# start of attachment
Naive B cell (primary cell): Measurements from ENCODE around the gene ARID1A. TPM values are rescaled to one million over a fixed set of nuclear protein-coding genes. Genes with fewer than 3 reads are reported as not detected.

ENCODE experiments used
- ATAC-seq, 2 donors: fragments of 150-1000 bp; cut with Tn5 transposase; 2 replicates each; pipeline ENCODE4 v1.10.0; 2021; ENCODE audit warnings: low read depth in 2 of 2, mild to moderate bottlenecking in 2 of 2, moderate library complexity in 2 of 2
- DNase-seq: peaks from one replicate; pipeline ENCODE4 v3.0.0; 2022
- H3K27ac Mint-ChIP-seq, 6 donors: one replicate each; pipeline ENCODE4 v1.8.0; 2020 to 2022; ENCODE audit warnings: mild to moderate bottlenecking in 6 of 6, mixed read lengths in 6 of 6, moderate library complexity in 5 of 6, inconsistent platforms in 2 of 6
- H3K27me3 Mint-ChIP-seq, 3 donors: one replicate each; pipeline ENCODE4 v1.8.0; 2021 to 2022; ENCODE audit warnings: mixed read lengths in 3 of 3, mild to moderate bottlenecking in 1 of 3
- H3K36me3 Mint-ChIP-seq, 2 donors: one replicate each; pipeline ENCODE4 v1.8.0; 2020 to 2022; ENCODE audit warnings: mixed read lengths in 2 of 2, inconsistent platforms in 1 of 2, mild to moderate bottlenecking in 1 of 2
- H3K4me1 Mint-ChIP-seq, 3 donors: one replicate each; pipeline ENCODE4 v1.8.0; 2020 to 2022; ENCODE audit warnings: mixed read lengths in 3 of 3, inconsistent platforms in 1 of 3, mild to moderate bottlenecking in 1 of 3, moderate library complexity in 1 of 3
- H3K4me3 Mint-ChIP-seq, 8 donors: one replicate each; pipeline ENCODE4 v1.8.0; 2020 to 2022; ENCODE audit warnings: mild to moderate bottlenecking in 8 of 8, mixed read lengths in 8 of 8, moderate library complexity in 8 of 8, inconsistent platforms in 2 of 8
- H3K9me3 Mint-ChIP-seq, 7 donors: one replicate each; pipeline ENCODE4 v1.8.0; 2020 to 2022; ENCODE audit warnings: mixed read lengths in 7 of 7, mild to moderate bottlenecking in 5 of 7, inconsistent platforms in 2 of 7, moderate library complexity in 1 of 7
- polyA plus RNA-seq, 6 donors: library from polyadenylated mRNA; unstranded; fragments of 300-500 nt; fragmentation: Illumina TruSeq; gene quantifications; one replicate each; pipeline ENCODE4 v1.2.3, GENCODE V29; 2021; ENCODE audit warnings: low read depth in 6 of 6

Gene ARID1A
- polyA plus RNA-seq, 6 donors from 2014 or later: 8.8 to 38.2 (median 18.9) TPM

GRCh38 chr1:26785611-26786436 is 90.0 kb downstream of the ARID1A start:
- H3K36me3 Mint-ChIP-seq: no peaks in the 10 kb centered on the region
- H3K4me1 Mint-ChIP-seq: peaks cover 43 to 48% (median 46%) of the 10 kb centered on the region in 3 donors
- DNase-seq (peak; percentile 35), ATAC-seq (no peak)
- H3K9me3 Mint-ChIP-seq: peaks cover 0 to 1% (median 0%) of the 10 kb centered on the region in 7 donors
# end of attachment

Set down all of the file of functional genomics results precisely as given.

Naive B cell (primary cell): Measurements from ENCODE around the gene ARID1A. TPM values are rescaled to one million over a fixed set of nuclear protein-coding genes. Genes with fewer than 3 reads are reported as not detected.

ENCODE experiments used
- ATAC-seq, 2 donors: fragments of 150-1000 bp; cut with Tn5 transposase; 2 replicates each; pipeline ENCODE4 v1.10.0; 2021; ENCODE audit warnings: low read depth in 2 of 2, mild to moderate bottlenecking in 2 of 2, moderate library complexity in 2 of 2
- DNase-seq: peaks from one replicate; pipeline ENCODE4 v3.0.0; 2022
- H3K27ac Mint-ChIP-seq, 6 donors: one replicate each; pipeline ENCODE4 v1.8.0; 2020 to 2022; ENCODE audit warnings: mild to moderate bottlenecking in 6 of 6, mixed read lengths in 6 of 6, moderate library complexity in 5 of 6, inconsistent platforms in 2 of 6
- H3K27me3 Mint-ChIP-seq, 3 donors: one replicate each; pipeline ENCODE4 v1.8.0; 2021 to 2022; ENCODE audit warnings: mixed read lengths in 3 of 3, mild to moderate bottlenecking in 1 of 3
- H3K36me3 Mint-ChIP-seq, 2 donors: one replicate each; pipeline ENCODE4 v1.8.0; 2020 to 2022; ENCODE audit warnings: mixed read lengths in 2 of 2, inconsistent platforms in 1 of 2, mild to moderate bottlenecking in 1 of 2
- H3K4me1 Mint-ChIP-seq, 3 donors: one replicate each; pipeline ENCODE4 v1.8.0; 2020 to 2022; ENCODE audit warnings: mixed read lengths in 3 of 3, inconsistent platforms in 1 of 3, mild to moderate bottlenecking in 1 of 3, moderate library complexity in 1 of 3
- H3K4me3 Mint-ChIP-seq, 8 donors: one replicate each; pipeline ENCODE4 v1.8.0; 2020 to 2022; ENCODE audit warnings: mild to moderate bottlenecking in 8 of 8, mixed read lengths in 8 of 8, moderate library complexity in 8 of 8, inconsistent platforms in 2 of 8
- H3K9me3 Mint-ChIP-seq, 7 donors: one replicate each; pipeline ENCODE4 v1.8.0; 2020 to 2022; ENCODE audit warnings: mixed read lengths in 7 of 7, mild to moderate bottlenecking in 5 of 7, inconsistent platforms in 2 of 7, moderate library complexity in 1 of 7
- polyA plus RNA-seq, 6 donors: library from polyadenylated mRNA; unstranded; fragments of 300-500 nt; fragmentation: Illumina TruSeq; gene quantifications; one replicate each; pipeline ENCODE4 v1.2.3, GENCODE V29; 2021; ENCODE audit warnings: low read depth in 6 of 6

Gene ARID1A
- polyA plus RNA-seq, 6 donors from 2014 or later: 8.8 to 38.2 (median 18.9) TPM

GRCh38 chr1:26785611-26786436 is 90.0 kb downstream of the ARID1A start:
- H3K36me3 Mint-ChIP-seq: no peaks in the 10 kb centered on the region
- H3K4me1 Mint-ChIP-seq: peaks cover 43 to 48% (median 46%) of the 10 kb centered on the region in 3 donors
- DNase-seq (peak; percentile 35), ATAC-seq (no peak)
- H3K9me3 Mint-ChIP-seq: peaks cover 0 to 1% (median 0%) of the 10 kb centered on the region in 7 donors